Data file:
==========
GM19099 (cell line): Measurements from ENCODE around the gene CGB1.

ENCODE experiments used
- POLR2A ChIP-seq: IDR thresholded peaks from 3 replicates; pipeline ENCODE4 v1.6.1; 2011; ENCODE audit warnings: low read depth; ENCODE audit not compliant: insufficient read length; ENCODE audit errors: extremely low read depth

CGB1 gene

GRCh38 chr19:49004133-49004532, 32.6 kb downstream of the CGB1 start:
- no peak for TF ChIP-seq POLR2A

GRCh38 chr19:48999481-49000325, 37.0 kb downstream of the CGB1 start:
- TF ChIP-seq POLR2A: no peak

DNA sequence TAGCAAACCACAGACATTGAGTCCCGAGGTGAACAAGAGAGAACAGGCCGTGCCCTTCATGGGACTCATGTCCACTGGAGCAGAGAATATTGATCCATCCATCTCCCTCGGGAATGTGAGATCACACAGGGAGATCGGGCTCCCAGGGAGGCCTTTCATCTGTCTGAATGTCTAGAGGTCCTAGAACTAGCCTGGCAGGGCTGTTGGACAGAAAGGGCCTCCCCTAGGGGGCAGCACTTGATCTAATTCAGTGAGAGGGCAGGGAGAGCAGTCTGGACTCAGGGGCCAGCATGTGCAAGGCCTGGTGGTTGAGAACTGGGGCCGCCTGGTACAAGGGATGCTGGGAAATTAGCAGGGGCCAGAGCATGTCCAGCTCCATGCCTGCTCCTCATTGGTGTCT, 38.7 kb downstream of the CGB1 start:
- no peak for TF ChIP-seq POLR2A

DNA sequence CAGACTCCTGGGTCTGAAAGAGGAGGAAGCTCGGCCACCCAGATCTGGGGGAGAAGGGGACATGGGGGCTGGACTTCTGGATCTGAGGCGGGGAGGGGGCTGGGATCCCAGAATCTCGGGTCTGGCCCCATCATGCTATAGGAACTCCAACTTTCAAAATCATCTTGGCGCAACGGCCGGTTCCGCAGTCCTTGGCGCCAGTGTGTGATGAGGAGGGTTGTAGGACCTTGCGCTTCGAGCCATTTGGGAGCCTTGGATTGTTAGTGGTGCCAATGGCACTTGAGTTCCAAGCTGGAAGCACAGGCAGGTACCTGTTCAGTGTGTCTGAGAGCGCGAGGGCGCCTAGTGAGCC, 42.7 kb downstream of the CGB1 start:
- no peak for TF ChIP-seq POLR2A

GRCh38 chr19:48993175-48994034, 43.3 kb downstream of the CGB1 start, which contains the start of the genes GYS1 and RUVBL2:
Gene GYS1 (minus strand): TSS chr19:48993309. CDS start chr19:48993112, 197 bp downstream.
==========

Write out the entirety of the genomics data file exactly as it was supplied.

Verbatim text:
GM19099 (cell line): Measurements from ENCODE around the gene CGB1.

ENCODE experiments used
- POLR2A ChIP-seq: IDR thresholded peaks from 3 replicates; pipeline ENCODE4 v1.6.1; 2011; ENCODE audit warnings: low read depth; ENCODE audit not compliant: insufficient read length; ENCODE audit errors: extremely low read depth

CGB1 gene

GRCh38 chr19:49004133-49004532, 32.6 kb downstream of the CGB1 start:
- no peak for TF ChIP-seq POLR2A

GRCh38 chr19:48999481-49000325, 37.0 kb downstream of the CGB1 start:
- TF ChIP-seq POLR2A: no peak

DNA sequence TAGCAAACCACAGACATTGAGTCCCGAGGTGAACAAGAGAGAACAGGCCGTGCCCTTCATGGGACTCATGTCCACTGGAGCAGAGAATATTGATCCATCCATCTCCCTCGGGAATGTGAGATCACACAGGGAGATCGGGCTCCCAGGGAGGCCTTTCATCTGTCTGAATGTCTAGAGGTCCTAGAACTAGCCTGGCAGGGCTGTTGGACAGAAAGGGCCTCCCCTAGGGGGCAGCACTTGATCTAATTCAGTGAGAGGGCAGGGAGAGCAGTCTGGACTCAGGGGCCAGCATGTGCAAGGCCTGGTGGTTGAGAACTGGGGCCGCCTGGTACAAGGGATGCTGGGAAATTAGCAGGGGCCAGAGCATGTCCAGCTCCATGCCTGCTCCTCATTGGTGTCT, 38.7 kb downstream of the CGB1 start:
- no peak for TF ChIP-seq POLR2A

DNA sequence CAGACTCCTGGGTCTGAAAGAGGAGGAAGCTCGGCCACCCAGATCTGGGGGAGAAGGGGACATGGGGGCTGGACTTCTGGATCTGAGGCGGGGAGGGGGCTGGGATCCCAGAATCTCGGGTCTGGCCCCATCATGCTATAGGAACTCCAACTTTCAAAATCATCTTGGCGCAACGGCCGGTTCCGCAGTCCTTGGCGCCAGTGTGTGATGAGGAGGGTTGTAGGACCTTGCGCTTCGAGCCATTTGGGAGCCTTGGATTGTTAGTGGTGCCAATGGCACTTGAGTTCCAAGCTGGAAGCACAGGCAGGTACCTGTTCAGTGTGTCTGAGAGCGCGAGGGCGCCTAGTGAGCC, 42.7 kb downstream of the CGB1 start:
- no peak for TF ChIP-seq POLR2A

GRCh38 chr19:48993175-48994034, 43.3 kb downstream of the CGB1 start, which contains the start of the genes GYS1 and RUVBL2:
Gene GYS1 (minus strand): TSS chr19:48993309. CDS start chr19:48993112, 197 bp downstream.